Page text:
Barack Obama held a press conference this morning from the G20 summit in Russia. As expected, the main topic of discussion was the showdown in Syria.
As usual, Obama did a lot of talking but we really didn't learn anything new. The biggest headline was the fact that Obama will do MORE talking next Tuesday when he plans to address the American people. But when asked about potential action in Syria, here's where we seem to stand. While unnamed officials claim that Obama does not have any intention of launching an attack without Congressional approval, Obama refused to say whether or not that was the case. When asked about his decision to go to Congress, Obama explained: I could not honestly claim that the threat posed an imminent direct threat to the United States; I couldn't say it would have an immediate, direct threat to our allies. Obama also wouldn't detail or name any of the countries he supposedly has convinced to join him in a strike. Obama said that he would love to work through the United Nations, but that will not happen – a major sticking point with many other countries who want to see something happen, but only through the United Nations. But Obama insisted that something has to be done in response to the use of chemical weapon as this was a inexcusable breach of international norms that could not be ignored. Obama said that we cannot sit idly by and not respond because this will threaten long-term peace, stability and security. One standout line from Obama was, “I was elected to end wars, not start them.” But at this point, that is exactly where we stand: Obama is desperately trying to make the case for a strike. Yet after speaking for almost one hour today, I'm still not any more convinced that we need to act. In fact, I feel more leery than ever, as Obama seemed unfocused and evasive.
Meanwhile we have an interview with Vladimir Putin now saying that Russia “could send Syria and its neighbors in the region the components of a missile shield if the U.S. Attacks,” according to Fox News. So much for that Russian re-set. It's clear, based on Obama's comments this morning, that the use of chemical weapons in Syria is indisputable but WHO used them remains a point of contention with Russia.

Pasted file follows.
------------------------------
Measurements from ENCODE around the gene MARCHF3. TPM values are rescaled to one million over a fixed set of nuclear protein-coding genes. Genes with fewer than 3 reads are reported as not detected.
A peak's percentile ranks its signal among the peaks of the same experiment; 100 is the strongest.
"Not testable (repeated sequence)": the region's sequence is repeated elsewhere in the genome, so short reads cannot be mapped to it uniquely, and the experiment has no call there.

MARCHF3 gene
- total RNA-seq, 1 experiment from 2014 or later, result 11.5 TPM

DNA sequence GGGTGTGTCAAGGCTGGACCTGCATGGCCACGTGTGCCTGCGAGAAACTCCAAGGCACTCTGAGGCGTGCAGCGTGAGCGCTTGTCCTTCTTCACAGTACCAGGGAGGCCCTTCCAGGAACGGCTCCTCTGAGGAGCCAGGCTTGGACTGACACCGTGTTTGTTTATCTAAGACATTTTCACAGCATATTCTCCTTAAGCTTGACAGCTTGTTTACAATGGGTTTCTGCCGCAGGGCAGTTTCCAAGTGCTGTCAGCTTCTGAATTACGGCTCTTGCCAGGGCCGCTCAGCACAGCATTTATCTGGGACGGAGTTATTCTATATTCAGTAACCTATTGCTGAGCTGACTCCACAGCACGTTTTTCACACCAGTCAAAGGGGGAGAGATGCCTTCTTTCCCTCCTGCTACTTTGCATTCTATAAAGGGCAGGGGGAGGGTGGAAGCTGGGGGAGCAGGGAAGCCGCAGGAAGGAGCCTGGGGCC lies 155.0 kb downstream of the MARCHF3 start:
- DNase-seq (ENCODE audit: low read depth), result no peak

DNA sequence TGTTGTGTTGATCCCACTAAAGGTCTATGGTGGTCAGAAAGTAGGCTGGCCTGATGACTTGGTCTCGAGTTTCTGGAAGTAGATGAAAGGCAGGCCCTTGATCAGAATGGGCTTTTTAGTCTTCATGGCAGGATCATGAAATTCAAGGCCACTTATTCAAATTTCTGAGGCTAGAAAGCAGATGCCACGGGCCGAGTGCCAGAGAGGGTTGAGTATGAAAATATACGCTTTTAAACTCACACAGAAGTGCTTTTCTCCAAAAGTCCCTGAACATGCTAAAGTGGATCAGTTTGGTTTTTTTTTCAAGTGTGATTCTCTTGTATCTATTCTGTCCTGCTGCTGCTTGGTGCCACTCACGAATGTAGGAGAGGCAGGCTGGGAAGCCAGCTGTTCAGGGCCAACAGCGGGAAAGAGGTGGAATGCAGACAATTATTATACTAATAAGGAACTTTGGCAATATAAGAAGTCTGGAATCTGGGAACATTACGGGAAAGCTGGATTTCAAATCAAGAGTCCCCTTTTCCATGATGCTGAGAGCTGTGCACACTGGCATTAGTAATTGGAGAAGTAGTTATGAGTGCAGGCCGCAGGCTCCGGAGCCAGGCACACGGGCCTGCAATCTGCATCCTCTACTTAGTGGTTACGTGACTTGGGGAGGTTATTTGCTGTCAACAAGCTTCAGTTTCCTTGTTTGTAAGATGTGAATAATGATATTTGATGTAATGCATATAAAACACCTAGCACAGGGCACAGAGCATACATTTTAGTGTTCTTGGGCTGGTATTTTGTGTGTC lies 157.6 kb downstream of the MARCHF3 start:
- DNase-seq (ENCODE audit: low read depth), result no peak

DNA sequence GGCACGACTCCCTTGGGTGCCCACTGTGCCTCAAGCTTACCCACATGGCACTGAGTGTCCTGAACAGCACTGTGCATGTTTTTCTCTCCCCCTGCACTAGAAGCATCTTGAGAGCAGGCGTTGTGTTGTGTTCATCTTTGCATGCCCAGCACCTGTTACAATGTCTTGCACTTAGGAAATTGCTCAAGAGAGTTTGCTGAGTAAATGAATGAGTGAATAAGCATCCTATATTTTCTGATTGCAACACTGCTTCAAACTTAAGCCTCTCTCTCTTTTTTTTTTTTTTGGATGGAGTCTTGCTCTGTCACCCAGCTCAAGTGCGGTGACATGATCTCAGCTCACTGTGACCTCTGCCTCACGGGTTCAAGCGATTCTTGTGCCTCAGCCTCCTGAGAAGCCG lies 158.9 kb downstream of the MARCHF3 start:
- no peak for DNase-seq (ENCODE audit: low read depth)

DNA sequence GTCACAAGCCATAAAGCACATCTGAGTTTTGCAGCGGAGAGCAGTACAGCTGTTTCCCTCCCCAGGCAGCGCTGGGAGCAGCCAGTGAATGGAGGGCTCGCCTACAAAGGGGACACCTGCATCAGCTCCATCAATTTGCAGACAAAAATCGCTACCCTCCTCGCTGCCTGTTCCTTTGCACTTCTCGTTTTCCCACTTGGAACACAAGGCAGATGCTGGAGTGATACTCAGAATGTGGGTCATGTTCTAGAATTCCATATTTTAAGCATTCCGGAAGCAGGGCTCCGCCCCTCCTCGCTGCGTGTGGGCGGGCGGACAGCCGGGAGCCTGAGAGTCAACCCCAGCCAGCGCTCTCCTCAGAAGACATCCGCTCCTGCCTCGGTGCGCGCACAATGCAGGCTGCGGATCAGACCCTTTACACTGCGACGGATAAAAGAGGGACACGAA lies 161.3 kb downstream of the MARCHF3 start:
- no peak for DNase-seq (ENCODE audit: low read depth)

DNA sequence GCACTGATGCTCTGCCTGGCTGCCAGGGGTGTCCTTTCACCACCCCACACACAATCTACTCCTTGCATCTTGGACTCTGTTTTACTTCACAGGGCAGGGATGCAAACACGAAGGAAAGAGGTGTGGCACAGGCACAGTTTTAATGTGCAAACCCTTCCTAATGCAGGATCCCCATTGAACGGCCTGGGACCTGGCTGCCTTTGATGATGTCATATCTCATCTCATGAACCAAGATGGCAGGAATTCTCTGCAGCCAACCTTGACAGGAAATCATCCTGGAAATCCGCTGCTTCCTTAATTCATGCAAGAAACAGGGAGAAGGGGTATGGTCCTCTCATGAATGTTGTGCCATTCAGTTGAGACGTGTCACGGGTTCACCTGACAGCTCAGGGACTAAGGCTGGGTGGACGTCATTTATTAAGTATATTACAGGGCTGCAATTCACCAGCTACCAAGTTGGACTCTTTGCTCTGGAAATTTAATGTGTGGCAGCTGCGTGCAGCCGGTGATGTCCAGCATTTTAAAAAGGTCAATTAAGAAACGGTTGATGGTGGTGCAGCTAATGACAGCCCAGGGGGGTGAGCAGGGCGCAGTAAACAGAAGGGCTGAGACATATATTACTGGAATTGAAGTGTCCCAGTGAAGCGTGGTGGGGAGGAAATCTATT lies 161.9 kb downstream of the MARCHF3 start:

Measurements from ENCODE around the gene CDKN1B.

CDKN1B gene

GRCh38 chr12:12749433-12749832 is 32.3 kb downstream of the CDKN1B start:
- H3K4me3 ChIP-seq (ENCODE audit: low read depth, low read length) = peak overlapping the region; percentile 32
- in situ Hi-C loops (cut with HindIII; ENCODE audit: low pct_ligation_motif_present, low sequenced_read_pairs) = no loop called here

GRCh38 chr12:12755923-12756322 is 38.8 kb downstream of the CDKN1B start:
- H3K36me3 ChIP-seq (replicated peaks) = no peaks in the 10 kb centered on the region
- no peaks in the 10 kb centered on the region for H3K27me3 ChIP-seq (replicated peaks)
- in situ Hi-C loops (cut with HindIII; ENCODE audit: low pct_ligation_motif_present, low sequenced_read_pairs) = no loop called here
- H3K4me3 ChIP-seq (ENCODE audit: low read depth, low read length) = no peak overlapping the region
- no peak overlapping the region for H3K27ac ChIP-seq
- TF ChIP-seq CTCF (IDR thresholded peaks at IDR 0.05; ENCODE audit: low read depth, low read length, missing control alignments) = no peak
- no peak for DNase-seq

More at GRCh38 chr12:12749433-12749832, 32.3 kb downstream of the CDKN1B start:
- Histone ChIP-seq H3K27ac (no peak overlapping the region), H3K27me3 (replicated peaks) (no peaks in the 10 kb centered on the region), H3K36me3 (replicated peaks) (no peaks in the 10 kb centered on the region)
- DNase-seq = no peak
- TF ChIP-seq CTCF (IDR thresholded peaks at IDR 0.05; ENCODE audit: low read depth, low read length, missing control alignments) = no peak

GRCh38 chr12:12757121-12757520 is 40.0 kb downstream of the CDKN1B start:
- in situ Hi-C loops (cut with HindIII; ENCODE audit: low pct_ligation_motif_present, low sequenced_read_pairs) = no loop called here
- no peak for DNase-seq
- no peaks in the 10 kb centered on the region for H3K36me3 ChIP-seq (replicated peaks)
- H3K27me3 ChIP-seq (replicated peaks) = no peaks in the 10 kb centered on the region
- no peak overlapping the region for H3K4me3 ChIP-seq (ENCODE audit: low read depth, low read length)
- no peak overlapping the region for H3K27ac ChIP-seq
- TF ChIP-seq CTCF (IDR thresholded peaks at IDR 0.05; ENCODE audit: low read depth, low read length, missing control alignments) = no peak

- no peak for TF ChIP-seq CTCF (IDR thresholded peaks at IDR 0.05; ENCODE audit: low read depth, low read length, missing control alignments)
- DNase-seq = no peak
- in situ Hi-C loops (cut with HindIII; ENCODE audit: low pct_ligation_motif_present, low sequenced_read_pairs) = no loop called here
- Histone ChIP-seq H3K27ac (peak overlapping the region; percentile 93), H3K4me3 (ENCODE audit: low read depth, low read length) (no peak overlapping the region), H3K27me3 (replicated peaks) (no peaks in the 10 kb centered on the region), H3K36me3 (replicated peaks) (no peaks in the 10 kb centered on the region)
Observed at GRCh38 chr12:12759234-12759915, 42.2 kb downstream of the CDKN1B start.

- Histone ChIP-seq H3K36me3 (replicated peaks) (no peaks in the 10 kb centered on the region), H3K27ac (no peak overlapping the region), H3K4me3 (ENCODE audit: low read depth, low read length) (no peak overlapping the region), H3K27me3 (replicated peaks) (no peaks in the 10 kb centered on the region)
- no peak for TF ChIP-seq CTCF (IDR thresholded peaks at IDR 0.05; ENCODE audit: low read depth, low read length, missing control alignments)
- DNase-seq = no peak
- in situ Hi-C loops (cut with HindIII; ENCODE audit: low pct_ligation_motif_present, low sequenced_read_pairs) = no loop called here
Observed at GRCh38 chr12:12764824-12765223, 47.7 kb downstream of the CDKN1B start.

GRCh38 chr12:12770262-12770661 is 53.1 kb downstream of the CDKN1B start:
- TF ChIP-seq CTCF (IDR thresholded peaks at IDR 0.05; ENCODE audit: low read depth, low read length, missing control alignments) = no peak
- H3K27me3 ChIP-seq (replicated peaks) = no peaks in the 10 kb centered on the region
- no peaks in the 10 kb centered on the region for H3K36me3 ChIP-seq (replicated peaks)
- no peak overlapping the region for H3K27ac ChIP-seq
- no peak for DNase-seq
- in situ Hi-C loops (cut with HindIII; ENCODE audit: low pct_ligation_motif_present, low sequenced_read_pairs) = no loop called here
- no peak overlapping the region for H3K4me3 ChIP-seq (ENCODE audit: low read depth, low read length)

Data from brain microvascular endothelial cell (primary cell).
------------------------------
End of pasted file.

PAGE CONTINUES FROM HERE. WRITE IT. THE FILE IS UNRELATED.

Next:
Last night the Wall Street Journal reported, “The U.S. has intercepted an order from Iran to militants in Iraq to attack the U.S. Embassy and other American interests in Baghdad in the event of a strike on Syria, officials said, amid an expanding array of reprisal threats across the region.” The United States is also ordering diplomats to leave Lebanon.
We've been talking about this action in Syria for days now, and I remain convinced that a pinprick, check-the-box, limited strike in Syria is the wrong approach. I've yet to hear a compelling argument for why that is the best course of action, what happens if there is retaliation against Israel, what happens if it causes the Assad regime to topple and WMDs fall into the hands of al Qaeda rebels? These are important questions that need to be answered. If we are going to do this, we at least need to do it right. Looking at the bigger picture, I'm not convinced that getting involved in Syria at all is pertinent to the end-game which everyone believes is a showdown with Iran. Yes, the use of chemical weapons is deplorable but they were used months ago and Obama and the world stood by and did nothing. They also cannot prove definitively who even used these weapons. If credibility is the issue, we've lost that long ago and a limited strike will not restore it. If humanitarian aid is the issue, then let's figure out how to help the refugees who have fled. What a mess.
Here are more of the latest headlines related to Syria: